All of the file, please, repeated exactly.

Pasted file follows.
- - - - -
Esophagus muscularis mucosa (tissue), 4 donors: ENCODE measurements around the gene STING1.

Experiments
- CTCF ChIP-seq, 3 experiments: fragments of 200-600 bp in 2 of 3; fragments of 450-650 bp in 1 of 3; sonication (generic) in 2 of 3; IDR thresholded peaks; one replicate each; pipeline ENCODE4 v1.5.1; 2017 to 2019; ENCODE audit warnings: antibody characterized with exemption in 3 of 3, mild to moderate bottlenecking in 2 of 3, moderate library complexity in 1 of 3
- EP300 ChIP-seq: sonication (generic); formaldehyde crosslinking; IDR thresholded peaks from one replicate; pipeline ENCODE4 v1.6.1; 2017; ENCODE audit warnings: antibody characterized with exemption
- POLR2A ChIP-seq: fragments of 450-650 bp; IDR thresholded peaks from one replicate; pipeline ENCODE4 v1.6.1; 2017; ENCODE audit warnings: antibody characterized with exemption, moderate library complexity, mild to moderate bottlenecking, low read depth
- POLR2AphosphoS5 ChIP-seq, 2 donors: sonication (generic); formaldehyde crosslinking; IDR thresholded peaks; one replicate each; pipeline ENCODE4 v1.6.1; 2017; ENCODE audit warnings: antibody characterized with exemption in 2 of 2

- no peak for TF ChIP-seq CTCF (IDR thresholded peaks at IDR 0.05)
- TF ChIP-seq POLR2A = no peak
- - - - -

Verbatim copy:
Esophagus muscularis mucosa (tissue), 4 donors: ENCODE measurements around the gene STING1.

Experiments
- CTCF ChIP-seq, 3 experiments: fragments of 200-600 bp in 2 of 3; fragments of 450-650 bp in 1 of 3; sonication (generic) in 2 of 3; IDR thresholded peaks; one replicate each; pipeline ENCODE4 v1.5.1; 2017 to 2019; ENCODE audit warnings: antibody characterized with exemption in 3 of 3, mild to moderate bottlenecking in 2 of 3, moderate library complexity in 1 of 3
- EP300 ChIP-seq: sonication (generic); formaldehyde crosslinking; IDR thresholded peaks from one replicate; pipeline ENCODE4 v1.6.1; 2017; ENCODE audit warnings: antibody characterized with exemption
- POLR2A ChIP-seq: fragments of 450-650 bp; IDR thresholded peaks from one replicate; pipeline ENCODE4 v1.6.1; 2017; ENCODE audit warnings: antibody characterized with exemption, moderate library complexity, mild to moderate bottlenecking, low read depth
- POLR2AphosphoS5 ChIP-seq, 2 donors: sonication (generic); formaldehyde crosslinking; IDR thresholded peaks; one replicate each; pipeline ENCODE4 v1.6.1; 2017; ENCODE audit warnings: antibody characterized with exemption in 2 of 2

- no peak for TF ChIP-seq CTCF (IDR thresholded peaks at IDR 0.05)
- TF ChIP-seq POLR2A = no peak